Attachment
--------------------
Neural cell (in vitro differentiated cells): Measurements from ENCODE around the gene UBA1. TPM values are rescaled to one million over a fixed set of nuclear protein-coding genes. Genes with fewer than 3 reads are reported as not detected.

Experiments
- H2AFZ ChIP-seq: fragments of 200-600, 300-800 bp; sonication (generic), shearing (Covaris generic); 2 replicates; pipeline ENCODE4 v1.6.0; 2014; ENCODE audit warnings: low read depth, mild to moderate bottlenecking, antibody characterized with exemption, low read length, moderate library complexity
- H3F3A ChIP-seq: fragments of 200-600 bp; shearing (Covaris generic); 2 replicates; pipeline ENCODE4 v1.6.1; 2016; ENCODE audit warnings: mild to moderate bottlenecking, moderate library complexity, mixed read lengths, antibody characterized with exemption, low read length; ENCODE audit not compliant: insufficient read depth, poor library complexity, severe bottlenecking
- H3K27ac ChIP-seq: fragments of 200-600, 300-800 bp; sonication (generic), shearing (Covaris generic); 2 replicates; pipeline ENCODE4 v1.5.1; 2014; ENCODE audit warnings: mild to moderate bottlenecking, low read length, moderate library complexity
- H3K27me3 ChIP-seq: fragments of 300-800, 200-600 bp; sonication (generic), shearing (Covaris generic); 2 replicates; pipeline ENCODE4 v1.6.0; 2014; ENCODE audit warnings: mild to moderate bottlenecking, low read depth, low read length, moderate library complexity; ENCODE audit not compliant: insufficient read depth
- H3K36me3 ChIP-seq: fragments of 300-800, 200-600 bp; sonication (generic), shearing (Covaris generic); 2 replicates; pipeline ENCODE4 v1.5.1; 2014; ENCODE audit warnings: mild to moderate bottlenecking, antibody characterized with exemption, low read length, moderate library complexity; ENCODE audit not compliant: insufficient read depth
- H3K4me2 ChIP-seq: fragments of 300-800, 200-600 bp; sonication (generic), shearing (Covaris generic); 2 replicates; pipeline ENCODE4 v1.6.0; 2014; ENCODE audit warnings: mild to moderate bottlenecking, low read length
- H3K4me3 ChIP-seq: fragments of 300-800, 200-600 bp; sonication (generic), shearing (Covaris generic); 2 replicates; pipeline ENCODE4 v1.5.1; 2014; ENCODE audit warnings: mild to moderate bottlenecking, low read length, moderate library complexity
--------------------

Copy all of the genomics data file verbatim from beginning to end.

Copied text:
Neural cell (in vitro differentiated cells): Measurements from ENCODE around the gene UBA1. TPM values are rescaled to one million over a fixed set of nuclear protein-coding genes. Genes with fewer than 3 reads are reported as not detected.

Experiments
- H2AFZ ChIP-seq: fragments of 200-600, 300-800 bp; sonication (generic), shearing (Covaris generic); 2 replicates; pipeline ENCODE4 v1.6.0; 2014; ENCODE audit warnings: low read depth, mild to moderate bottlenecking, antibody characterized with exemption, low read length, moderate library complexity
- H3F3A ChIP-seq: fragments of 200-600 bp; shearing (Covaris generic); 2 replicates; pipeline ENCODE4 v1.6.1; 2016; ENCODE audit warnings: mild to moderate bottlenecking, moderate library complexity, mixed read lengths, antibody characterized with exemption, low read length; ENCODE audit not compliant: insufficient read depth, poor library complexity, severe bottlenecking
- H3K27ac ChIP-seq: fragments of 200-600, 300-800 bp; sonication (generic), shearing (Covaris generic); 2 replicates; pipeline ENCODE4 v1.5.1; 2014; ENCODE audit warnings: mild to moderate bottlenecking, low read length, moderate library complexity
- H3K27me3 ChIP-seq: fragments of 300-800, 200-600 bp; sonication (generic), shearing (Covaris generic); 2 replicates; pipeline ENCODE4 v1.6.0; 2014; ENCODE audit warnings: mild to moderate bottlenecking, low read depth, low read length, moderate library complexity; ENCODE audit not compliant: insufficient read depth
- H3K36me3 ChIP-seq: fragments of 300-800, 200-600 bp; sonication (generic), shearing (Covaris generic); 2 replicates; pipeline ENCODE4 v1.5.1; 2014; ENCODE audit warnings: mild to moderate bottlenecking, antibody characterized with exemption, low read length, moderate library complexity; ENCODE audit not compliant: insufficient read depth
- H3K4me2 ChIP-seq: fragments of 300-800, 200-600 bp; sonication (generic), shearing (Covaris generic); 2 replicates; pipeline ENCODE4 v1.6.0; 2014; ENCODE audit warnings: mild to moderate bottlenecking, low read length
- H3K4me3 ChIP-seq: fragments of 300-800, 200-600 bp; sonication (generic), shearing (Covaris generic); 2 replicates; pipeline ENCODE4 v1.5.1; 2014; ENCODE audit warnings: mild to moderate bottlenecking, low read length, moderate library complexity